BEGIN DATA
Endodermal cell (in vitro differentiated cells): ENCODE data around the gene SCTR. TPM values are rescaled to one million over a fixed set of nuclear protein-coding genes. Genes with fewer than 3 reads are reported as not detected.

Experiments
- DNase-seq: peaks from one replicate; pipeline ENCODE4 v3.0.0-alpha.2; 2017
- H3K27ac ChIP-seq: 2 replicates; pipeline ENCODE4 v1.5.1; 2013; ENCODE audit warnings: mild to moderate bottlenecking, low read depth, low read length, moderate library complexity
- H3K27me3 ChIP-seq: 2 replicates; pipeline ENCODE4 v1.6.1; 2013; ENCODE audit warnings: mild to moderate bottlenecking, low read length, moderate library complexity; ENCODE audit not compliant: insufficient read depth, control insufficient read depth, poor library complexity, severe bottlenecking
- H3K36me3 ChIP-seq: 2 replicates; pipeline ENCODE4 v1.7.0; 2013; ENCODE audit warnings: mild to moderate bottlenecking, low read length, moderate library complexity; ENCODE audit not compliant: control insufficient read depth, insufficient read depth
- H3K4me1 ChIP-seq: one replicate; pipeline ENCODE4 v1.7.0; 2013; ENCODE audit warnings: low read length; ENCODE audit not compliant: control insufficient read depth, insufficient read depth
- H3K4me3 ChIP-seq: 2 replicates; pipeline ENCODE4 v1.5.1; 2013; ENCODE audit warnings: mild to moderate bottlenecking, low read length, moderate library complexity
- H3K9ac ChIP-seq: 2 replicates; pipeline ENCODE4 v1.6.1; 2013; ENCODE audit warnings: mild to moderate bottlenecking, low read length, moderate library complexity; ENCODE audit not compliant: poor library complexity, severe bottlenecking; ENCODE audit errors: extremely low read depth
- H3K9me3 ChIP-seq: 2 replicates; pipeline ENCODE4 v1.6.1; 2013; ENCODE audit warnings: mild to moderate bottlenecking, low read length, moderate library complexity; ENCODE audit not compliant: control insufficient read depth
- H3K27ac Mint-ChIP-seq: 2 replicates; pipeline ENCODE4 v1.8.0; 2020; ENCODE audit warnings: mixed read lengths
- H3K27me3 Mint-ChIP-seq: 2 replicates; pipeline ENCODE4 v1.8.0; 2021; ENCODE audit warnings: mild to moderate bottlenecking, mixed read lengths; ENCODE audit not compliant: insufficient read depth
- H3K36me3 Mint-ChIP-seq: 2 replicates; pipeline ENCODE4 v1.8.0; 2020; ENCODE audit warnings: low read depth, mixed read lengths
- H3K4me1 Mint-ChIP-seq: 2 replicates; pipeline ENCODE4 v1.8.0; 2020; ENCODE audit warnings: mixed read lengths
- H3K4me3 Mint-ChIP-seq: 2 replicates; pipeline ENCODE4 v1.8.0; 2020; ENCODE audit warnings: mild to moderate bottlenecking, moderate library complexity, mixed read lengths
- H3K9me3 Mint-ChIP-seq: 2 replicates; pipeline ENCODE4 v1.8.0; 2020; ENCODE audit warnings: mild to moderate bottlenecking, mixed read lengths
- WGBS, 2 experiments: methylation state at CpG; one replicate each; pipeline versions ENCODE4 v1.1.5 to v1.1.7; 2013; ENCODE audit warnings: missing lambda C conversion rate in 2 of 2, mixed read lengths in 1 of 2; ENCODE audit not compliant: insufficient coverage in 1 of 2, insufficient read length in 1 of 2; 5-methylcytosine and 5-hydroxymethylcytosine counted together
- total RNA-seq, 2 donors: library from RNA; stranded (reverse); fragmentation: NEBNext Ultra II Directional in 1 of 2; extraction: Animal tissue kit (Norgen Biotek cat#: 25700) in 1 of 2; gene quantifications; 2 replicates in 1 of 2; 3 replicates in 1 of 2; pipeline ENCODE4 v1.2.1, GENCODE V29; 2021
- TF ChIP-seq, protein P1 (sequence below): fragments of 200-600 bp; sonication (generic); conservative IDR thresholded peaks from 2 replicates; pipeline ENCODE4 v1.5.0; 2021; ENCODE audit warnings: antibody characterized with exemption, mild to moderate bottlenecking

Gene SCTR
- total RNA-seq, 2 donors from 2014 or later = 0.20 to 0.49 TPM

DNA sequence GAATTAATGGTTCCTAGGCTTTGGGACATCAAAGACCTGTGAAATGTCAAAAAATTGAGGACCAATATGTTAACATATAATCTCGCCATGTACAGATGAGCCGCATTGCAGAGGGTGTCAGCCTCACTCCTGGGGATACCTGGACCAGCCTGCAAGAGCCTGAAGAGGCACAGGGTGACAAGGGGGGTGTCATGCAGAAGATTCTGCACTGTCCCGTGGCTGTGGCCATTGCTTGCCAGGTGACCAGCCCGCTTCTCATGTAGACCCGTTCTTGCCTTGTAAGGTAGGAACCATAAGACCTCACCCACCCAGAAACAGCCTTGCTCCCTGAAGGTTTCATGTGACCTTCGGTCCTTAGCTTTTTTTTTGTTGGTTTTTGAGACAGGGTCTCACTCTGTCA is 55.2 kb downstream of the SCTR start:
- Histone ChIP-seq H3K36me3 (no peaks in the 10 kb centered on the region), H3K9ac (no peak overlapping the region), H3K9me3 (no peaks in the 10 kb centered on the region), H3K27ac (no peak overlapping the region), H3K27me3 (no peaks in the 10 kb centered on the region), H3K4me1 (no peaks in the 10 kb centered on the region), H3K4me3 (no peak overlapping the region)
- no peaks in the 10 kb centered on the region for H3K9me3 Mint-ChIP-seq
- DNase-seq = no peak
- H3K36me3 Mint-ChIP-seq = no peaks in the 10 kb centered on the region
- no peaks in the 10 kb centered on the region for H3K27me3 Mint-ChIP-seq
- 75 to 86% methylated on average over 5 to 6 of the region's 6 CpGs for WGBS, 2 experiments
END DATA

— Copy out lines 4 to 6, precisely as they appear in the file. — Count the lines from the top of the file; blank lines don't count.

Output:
- H3K27ac ChIP-seq: 2 replicates; pipeline ENCODE4 v1.5.1; 2013; ENCODE audit warnings: mild to moderate bottlenecking, low read depth, low read length, moderate library complexity
- H3K27me3 ChIP-seq: 2 replicates; pipeline ENCODE4 v1.6.1; 2013; ENCODE audit warnings: mild to moderate bottlenecking, low read length, moderate library complexity; ENCODE audit not compliant: insufficient read depth, control insufficient read depth, poor library complexity, severe bottlenecking
- H3K36me3 ChIP-seq: 2 replicates; pipeline ENCODE4 v1.7.0; 2013; ENCODE audit warnings: mild to moderate bottlenecking, low read length, moderate library complexity; ENCODE audit not compliant: control insufficient read depth, insufficient read depth